Political Executions

Suppressing Muslim Brotherhood

Mayy El Sheikh

The province of Minya, an Islamist stronghold that was at the center of an insurgency 20 years ago, was a major flash point. Mobs stormed and destroyed several churches and police stations.

Two of Mr Abdel-Wahab's younger relatives were in custody and convicted in the case, and four others were still at large but convicted, he and his family said. They deny that any of their relatives participated in the attack. But in the case of Mr Abdel-Wahab, who learned of his sentence from his weeping wife when he returned home from a party on Monday, the accusations are particularly implausible. He is a survivor of multiple heart operations and he is visibly feeble. He insisted that doctors had forbidden him to walk up stairs or inhale smoke, much less battle tear gas and bullets to ransack a police station. He pulled up his jalabiya to show surgical scars on both calves.

"I am the one who broke into the police station and killed the police officer?" he asked, sitting in his living room surrounded by family.

When he learned months ago that he had been charged with participating in the attack, he said, he immediately went to the police to explain that there must be a mistake. He said he told them that he was obviously too unwell to have taken part. And he said that their arrest warrant had listed his age as 45 instead of 60, and his occupation as unemployed. But the police insisted that the charges were correct and, inexplicably, allowed him to leave and continue his work at the school.

"Everything is a whim," he said. "There is no rule of law."

Those like Mr Abdel Wahab who were sentenced in absentia—the vast majority of the defendants—would be entitled to a retrial if they were brought into custody, and all the verdicts are subject to appeal. In finalizing last month's mass verdict, the judge in both cases, Saed Youssef, on Monday confirmed the death sentences on 37 of those defendants while commuting 492 to life in prison—understood here as a term of 25 years. But if the verdicts are not yet final, rights advocates say the two mass death sentences are just the most extreme examples in a pattern of harsh, politicized verdicts supporting the new military-backed government in its sweeping crackdown. Increasingly, said Michelle Dunne, an Egypt expert at the Carnegie Endowment for International Peace, "there seems to be no attempt even to construct plausible cases."

The death sentence against the Brotherhood’s spiritual leader, Mohamed Badie, 70, known as the supreme guide, appeared to mark a particular escalation. Trained as a veterinarian, he is revered as a religious authority by hundreds of thousands of Brotherhood members and supporters around the country, and, if carried out, his death sentence would mark the first time the Egyptian government has executed a supreme guide during more than six decades of often-bloody attempts to suppress the Brotherhood. In 1954, the government of President Gamal Abdel Nasser sentenced to death Supreme Guide Hassan el-Houdaibi, but his sentence was later commuted and he was released.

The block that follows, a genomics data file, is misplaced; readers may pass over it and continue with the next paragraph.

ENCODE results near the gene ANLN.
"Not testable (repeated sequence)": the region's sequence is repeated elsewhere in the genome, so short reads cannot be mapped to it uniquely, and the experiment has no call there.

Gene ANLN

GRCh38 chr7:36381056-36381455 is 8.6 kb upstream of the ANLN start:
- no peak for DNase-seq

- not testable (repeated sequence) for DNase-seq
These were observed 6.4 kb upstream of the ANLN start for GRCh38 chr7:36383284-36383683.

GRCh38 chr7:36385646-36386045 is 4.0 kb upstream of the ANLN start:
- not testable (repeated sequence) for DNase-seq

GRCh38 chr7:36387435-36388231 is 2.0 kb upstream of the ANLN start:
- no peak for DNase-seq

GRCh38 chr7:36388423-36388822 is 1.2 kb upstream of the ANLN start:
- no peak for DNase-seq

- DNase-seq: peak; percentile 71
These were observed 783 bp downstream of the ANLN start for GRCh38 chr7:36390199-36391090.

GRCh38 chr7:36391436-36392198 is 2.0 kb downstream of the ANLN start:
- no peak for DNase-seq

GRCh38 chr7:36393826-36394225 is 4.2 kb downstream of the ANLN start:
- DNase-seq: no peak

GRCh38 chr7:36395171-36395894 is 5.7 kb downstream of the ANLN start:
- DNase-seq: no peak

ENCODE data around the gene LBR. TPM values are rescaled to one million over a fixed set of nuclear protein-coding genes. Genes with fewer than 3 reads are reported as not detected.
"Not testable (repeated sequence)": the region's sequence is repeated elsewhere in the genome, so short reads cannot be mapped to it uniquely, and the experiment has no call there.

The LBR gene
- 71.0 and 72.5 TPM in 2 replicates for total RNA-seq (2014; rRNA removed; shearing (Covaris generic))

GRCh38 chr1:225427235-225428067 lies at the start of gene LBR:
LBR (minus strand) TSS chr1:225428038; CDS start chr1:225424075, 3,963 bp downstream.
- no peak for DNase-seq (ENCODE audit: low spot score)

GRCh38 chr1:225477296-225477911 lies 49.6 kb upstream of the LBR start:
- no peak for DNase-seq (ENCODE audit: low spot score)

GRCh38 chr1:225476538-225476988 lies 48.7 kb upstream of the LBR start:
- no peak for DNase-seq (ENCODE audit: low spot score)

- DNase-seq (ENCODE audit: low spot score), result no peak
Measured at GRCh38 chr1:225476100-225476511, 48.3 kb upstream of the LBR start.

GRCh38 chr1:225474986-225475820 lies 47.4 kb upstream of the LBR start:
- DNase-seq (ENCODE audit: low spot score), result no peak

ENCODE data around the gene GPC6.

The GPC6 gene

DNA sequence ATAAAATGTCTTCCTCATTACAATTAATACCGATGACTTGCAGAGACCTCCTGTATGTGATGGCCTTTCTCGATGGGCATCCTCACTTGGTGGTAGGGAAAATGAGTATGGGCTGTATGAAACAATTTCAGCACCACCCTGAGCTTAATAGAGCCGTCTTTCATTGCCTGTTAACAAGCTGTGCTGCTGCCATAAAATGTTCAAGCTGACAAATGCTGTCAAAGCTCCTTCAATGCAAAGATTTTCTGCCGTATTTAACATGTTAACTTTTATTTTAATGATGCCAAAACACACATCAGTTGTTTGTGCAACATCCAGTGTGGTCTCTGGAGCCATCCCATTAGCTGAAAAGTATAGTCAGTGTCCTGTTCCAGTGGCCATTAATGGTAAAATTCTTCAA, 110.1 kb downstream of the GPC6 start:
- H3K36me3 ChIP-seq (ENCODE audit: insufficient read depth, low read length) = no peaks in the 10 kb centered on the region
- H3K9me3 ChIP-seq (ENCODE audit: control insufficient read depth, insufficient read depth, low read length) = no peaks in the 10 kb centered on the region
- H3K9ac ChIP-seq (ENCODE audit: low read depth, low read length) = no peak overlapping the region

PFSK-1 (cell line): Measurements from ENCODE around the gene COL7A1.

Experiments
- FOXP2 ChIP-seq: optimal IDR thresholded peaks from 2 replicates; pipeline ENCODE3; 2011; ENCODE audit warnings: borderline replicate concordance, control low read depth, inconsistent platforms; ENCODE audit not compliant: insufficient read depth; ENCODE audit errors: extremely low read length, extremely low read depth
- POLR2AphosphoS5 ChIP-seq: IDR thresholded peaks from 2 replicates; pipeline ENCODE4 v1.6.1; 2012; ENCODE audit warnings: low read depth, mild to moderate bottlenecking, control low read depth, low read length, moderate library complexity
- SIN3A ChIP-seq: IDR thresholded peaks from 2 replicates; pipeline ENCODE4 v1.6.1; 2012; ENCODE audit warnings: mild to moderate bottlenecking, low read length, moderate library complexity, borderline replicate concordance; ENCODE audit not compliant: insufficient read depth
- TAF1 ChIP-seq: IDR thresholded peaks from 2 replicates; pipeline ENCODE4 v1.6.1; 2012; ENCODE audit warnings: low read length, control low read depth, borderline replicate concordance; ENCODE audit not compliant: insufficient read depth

One Egypt court condemned nearly 700 Islamists, while another banned protests by a liberal group.

Security forces arrested Mr Badie last summer, and he remains in jail in Cairo facing multiple charges of inciting violence in the aftermath of the military takeover. His conviction in the Edwa case, however, is notable because he was known to be in Cairo at the time of the attack on the police station. And what's more, all of his public statements during the period leading up to the attack emphasized calls for nonviolence. "Our peacefulness is stronger than bullets," he declared in a televised speech, in a phrase that became a Brotherhood rallying cry.

The left-leaning April 6 movement also espouses nonviolence. It helped spearhead the revolt against President Hosni Mubarak in 2011, and it has been critical of authoritarianism and police abuses under Mr Morsi and the new military-backed government, earning it the special enmity of the security forces. On Monday, a panel known as the Cairo Court of Urgent Matters found the group guilty of conspiring with foreign powers and "committing acts that distort the image of the Egyptian state," according to the official state newspaper. Its members have repeatedly denied those charges, which have often been floated as rumors in the state news media.

But on Monday (April 28, 2014) it was the mass death sentence that captured the most attention. The White House said the ruling "defies even the most basic standards of international justice."

Asked about the sentences at an appearance at the Center for Strategic and International Studies in Washington, Mr Fahmy, Egypt's foreign minister, said that the alarm was exaggerated, suggesting they might be overturned on appeal. "Don't jump to conclusions," he added. "Let the legal process follow through."

In Edwa, several residents warned that if the verdicts were left standing or were carried out, Minya would again erupt in violence.

"They must want to turn Minya into Syria and start a civil war, because that is what will happen if any of these death sentences is executed," said Ahmed Omar, 37, a shopkeeper with two brothers who were sentenced on Monday. Both are at large—one working in Qatar, the other in Cairo.

Ahmed, the 33-year-old son of Mr Abdel-Wahab, said he would take matters into his own hands if his father were put to death.

"I would personally blow myself up in the middle of the police station, and I am not afraid to say it," he added. "There is no freedom," he said. "It is if the revolution had never broken out."

Vol. 46, No. 46, May 25 -31, 2014